Our fifth design challenge was the poor use of the underlying principles of the Web, such as openness and "linkedness." What we mean with openness is that anyone can join the system, create new resources, have them link to any resource anywhere, and to link to these resources from anywhere on the Web. Because of its elective, haphazard, and unlimited fashion of linking, the Web is said to be formed from small pieces loosely joined [ 34]. A powerful side effect of ideological linkedness is that because search engines index resources by following links, resources in highly linked and openly traversable repositories are very visible in general search results.
As noted before, our approach to standards is not to build from standards, but to build from teachers' needs and have the result adapt to standards when necessary. All textual resources in LeMill are presented as XHTML. Multimedia uses the normal Web-acceptable image formats, and some rich media are displayed using Flash, which can be considered a de facto standard. As previously discussed, we considered IMS Learning Design (IMS LD) [ 16] to provide an interesting and advanced description language for pedagogy, but we found it too complicated for easy access and also that it had important restrictions in covering dynamic group behaviors and other advanced iterative methods [ 17].
If the resources in a repository cannot be exported and transferred to other infrastructures, it cannot claim to be truly open. The most popular LO transfer format is SCORM, and collections from LeMill can be exported as SCORM sequences, stand-alone Web file packages, or pdf booklets. These allow teachers to export their collections and set them up on a Web server, import them to any SCORM compatible LMS, or to print them as handouts.
Referratories or metarepositories that only store the metadata of resources have lately been quite popular, and any open repository should acknowledge them and provide access to them. OAI-PMH [ 29] support was built into LeMill, as it seemed to be the leading protocol in querying repository contents, had sufficient support for LO metadata, and was already supported by other platforms. LeMill also provides RSS feeds for search results and other dynamic pages. A summary of currently supported protocols and views is presented in Table 2.
To prevent LeMill from becoming a closed silo it is important to make it clear that LeMill is open and readable by anyone, by not hiding information inside members-only areas and by publishing the content with open licenses that make it clear to authors that their creations will be openly available. When LeMill resources are readable in general then technical support for existing open standards and for upcoming new standards is relatively simple to add.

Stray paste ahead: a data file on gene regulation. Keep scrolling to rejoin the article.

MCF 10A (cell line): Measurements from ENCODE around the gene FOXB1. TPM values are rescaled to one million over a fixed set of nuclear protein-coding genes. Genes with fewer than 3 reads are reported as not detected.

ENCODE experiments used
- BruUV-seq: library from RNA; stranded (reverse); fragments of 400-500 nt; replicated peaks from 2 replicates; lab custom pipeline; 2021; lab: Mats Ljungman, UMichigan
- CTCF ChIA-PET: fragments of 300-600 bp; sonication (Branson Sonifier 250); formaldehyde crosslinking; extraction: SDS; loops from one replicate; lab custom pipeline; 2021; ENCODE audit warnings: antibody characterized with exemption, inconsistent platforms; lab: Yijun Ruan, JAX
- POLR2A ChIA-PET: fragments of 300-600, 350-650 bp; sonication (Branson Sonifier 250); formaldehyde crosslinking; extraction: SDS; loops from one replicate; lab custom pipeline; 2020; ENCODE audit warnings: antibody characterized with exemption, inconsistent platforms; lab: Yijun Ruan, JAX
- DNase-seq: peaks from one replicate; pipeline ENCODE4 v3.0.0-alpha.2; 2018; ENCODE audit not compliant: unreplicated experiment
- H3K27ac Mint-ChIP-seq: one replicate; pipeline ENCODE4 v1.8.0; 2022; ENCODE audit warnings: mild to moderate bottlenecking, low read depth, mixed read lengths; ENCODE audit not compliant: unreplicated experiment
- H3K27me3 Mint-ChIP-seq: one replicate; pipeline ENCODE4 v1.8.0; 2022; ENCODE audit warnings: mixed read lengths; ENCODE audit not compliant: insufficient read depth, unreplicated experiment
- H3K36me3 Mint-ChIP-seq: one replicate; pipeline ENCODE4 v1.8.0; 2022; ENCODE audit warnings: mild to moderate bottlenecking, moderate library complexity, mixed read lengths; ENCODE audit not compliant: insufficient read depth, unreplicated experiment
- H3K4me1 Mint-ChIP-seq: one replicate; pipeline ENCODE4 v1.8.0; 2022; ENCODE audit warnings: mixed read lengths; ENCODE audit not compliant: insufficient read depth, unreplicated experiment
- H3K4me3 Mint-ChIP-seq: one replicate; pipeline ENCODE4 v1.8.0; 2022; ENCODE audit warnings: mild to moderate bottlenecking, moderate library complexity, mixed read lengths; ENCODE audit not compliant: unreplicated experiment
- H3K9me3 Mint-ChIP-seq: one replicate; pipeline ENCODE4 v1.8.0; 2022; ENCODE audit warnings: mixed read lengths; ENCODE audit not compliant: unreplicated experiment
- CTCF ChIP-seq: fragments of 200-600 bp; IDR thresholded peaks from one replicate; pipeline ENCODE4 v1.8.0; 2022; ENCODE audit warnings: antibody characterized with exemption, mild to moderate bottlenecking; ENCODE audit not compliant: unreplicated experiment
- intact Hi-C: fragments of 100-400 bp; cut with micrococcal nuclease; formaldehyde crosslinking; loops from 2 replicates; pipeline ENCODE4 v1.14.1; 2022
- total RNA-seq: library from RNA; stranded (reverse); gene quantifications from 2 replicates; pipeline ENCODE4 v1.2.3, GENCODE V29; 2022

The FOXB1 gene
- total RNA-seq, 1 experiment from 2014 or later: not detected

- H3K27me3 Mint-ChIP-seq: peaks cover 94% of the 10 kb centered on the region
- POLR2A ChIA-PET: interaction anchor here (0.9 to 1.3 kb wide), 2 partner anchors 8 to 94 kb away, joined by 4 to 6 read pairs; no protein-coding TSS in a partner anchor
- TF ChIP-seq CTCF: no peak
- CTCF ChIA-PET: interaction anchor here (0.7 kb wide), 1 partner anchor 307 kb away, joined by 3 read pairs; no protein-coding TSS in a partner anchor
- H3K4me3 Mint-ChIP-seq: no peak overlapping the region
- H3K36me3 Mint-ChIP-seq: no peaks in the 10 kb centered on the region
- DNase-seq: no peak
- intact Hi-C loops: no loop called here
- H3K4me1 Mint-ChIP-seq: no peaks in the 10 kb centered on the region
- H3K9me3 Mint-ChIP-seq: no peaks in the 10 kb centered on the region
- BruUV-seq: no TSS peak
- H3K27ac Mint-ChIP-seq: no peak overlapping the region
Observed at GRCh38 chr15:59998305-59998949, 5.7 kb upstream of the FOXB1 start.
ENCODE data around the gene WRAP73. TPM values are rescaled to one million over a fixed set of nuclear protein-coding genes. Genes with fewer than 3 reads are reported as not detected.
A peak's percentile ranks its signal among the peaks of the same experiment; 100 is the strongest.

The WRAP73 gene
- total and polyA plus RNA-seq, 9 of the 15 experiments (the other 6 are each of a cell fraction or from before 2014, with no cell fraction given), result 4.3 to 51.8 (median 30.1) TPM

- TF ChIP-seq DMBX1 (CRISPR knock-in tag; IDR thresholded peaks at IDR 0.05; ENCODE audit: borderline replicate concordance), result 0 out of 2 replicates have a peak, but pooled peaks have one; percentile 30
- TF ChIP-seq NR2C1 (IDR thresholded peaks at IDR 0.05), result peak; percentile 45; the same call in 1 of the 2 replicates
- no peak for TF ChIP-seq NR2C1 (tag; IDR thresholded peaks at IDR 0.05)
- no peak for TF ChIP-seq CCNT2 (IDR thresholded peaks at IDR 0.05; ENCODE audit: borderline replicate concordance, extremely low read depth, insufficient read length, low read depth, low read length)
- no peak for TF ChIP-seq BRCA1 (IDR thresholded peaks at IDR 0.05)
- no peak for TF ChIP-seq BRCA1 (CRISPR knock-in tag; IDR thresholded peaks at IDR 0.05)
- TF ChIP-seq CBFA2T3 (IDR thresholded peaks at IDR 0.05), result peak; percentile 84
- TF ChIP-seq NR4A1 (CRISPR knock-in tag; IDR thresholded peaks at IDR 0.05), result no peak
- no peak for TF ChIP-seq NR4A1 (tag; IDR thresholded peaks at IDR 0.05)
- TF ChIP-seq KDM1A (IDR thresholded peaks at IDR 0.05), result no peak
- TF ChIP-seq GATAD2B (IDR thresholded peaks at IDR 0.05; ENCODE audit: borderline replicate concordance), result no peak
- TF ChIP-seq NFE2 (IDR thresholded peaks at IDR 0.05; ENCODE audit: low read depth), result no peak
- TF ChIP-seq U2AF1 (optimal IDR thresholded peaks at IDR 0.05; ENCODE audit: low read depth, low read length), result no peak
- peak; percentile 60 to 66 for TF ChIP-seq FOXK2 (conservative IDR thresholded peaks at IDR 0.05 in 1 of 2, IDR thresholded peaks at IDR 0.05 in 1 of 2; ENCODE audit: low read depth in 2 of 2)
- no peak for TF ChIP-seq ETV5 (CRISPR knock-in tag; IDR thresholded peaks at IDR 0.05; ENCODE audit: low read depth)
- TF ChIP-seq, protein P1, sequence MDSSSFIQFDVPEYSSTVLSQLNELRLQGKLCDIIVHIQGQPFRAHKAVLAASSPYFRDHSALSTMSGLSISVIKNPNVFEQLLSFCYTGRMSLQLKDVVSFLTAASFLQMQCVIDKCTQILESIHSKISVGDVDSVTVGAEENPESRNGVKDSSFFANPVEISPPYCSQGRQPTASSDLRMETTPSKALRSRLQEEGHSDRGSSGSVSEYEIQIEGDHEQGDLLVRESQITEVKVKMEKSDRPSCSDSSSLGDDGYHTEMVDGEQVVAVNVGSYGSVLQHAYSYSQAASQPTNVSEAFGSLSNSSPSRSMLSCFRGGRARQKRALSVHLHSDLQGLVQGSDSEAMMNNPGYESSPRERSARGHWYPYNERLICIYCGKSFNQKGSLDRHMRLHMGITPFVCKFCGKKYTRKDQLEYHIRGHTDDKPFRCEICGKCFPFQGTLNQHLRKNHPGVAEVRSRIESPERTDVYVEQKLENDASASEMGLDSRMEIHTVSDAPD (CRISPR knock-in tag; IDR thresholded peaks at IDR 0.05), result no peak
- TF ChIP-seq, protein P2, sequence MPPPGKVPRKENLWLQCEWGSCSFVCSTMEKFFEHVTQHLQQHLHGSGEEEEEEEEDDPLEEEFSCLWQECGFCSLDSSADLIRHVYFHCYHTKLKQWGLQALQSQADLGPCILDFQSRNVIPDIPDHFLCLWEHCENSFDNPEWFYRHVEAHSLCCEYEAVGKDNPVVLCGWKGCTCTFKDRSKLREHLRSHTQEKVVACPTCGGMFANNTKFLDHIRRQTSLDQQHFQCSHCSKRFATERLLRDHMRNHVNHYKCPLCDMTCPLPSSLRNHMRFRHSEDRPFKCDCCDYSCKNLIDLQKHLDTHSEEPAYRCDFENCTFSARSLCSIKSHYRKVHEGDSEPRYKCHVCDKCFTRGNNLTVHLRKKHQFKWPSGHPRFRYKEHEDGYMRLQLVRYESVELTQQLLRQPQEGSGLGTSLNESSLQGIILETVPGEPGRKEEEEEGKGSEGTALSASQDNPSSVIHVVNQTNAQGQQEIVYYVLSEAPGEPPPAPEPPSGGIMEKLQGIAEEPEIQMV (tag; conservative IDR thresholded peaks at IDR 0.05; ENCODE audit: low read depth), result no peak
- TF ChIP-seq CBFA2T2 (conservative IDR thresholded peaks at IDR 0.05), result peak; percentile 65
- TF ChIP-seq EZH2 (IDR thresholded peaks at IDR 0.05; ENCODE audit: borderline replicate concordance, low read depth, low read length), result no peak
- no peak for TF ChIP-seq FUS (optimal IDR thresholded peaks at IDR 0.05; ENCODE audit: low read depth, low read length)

Teachers' expectations for online services in general have been about time and effort savings in finding resources and preparing resources for classes [ 35], [ 31], [ 25], [ 32]. Peer production is not in the teachers' goals, but should come as a byproduct of resource finding and preparation. OER repositories and LeMill share the same purpose of supporting teachers in finding resources. Yet because LeMill's main design goal is to foster peer production, LeMill omits a few common OER repository features in order to make participation and co-creation easier. LeMill differs from major repositories like Connexions ( http://cnx.org), MERLOT ( http://www.merlot.org), OER Commons ( http://www.oercommons.org), and its sister project Learning Resource Exchange for Schools ( http://lreforschools.eun.org) by keeping the user interface much more simple. The resources cannot be rated and they have less visible metadata.
Simplicity in browsing makes simplicity in editing easier to achieve. In Connexions, creating Modules is done in their own CNXML language; in MERLOT, OERCommons, and LREforSchools, resources are submitted by providing a link and entering metadata, after which the resource goes through a review process. Even as resources are often published with open licenses, only the author or editor can modify the resource. Only wiki-based OER projects like Wikiversity ( http://wikiversity.org), Wikieducator ( http://wikieducator.org), and LeMill expect collaborative editing to be the default.
Mixing languages is also typical for LeMill, but as a sitewide feature it may be a passing phase, as content in foreign languages are only displayed when enough resources in familiar languages are not found. MERLOT and Connexions use English as the only user interface language. Connexions has $\approx 90$ percent of resources in English and MERLOT's ratio is unknown, although probably in the same region. Wikiversity and Wikieducator use separate subsites for every language, with courses linking to other languages if the translations are available. There is also a multilingual beta.wikiversity.org for languages that have not reached critical mass of active users. LREforSchools uses the same principles as LeMill for dealing with languages: the user interface is translated into several languages and the content is syndicated from several languages. LREforSchools has a special tag for "Travel well"-resources that do not rely on language.